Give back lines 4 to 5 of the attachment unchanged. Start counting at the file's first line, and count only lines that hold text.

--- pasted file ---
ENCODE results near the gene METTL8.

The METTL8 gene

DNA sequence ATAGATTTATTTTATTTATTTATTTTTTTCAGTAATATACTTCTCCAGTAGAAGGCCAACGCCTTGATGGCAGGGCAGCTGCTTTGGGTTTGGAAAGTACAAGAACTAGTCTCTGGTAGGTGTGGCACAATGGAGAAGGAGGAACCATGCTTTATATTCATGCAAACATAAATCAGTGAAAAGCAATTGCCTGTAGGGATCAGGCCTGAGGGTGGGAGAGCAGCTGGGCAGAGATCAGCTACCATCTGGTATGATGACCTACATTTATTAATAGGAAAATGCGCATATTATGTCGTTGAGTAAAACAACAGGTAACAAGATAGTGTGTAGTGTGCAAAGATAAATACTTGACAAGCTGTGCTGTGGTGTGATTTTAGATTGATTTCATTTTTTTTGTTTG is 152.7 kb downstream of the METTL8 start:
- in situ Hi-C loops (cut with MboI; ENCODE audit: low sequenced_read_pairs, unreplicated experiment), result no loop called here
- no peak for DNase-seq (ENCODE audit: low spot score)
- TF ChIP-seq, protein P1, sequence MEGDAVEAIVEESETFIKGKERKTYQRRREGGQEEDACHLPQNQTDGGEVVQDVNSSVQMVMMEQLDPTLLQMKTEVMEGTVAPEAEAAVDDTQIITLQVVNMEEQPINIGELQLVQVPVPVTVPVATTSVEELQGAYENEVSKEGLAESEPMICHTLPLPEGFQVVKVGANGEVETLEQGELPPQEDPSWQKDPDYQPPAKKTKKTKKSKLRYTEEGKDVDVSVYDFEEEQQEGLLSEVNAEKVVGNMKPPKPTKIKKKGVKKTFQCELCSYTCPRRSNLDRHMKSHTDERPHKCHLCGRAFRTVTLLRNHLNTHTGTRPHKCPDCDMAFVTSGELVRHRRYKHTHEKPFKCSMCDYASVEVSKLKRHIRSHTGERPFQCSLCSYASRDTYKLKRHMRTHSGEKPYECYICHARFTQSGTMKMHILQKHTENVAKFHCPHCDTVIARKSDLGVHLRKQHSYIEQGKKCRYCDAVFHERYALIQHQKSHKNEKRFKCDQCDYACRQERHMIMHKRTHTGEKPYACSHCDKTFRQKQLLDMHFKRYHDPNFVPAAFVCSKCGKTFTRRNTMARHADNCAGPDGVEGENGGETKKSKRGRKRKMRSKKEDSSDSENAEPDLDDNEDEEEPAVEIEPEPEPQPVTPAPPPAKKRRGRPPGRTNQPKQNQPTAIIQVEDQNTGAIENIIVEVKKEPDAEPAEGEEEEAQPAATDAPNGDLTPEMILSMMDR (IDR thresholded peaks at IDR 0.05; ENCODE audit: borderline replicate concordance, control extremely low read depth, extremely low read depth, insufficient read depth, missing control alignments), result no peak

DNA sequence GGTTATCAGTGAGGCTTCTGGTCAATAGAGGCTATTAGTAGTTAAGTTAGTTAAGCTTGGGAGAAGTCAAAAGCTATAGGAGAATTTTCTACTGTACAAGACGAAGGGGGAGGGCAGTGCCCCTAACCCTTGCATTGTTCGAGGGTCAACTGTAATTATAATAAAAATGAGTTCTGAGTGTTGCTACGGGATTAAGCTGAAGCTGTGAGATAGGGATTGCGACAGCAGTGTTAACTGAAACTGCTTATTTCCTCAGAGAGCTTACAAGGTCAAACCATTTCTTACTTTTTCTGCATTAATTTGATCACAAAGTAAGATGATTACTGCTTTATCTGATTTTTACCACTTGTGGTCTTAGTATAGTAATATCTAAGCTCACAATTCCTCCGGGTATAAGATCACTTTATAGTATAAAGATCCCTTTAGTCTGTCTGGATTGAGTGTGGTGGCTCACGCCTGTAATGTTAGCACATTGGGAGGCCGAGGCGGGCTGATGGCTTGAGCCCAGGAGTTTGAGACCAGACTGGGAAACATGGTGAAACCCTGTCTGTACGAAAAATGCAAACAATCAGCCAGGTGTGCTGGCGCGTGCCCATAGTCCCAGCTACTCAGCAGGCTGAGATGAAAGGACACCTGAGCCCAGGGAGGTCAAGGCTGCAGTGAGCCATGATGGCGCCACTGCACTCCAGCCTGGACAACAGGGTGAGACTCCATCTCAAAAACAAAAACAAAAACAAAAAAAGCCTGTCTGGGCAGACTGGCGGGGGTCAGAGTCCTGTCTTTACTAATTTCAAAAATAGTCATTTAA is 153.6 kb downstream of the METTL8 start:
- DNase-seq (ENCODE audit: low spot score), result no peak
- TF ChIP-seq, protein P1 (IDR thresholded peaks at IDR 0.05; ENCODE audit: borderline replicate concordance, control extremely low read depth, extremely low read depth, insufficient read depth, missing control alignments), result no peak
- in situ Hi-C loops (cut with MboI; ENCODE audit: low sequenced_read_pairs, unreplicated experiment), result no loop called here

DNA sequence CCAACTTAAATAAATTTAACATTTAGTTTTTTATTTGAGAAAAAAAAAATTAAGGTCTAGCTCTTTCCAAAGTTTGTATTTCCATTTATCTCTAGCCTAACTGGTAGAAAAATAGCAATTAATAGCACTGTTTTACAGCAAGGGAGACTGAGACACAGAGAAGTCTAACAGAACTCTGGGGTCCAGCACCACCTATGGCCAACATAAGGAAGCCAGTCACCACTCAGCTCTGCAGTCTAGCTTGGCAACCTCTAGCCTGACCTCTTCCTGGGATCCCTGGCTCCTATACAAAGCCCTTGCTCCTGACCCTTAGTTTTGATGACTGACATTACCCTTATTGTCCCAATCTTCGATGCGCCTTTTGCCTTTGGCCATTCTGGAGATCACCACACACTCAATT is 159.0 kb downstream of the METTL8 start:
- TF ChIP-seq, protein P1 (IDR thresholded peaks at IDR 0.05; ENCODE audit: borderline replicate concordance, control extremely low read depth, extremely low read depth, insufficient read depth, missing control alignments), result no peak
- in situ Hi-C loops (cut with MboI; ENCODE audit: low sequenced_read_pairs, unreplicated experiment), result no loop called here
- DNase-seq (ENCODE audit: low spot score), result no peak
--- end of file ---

- in situ Hi-C loops (cut with MboI; ENCODE audit: low sequenced_read_pairs, unreplicated experiment), result no loop called here
- no peak for DNase-seq (ENCODE audit: low spot score)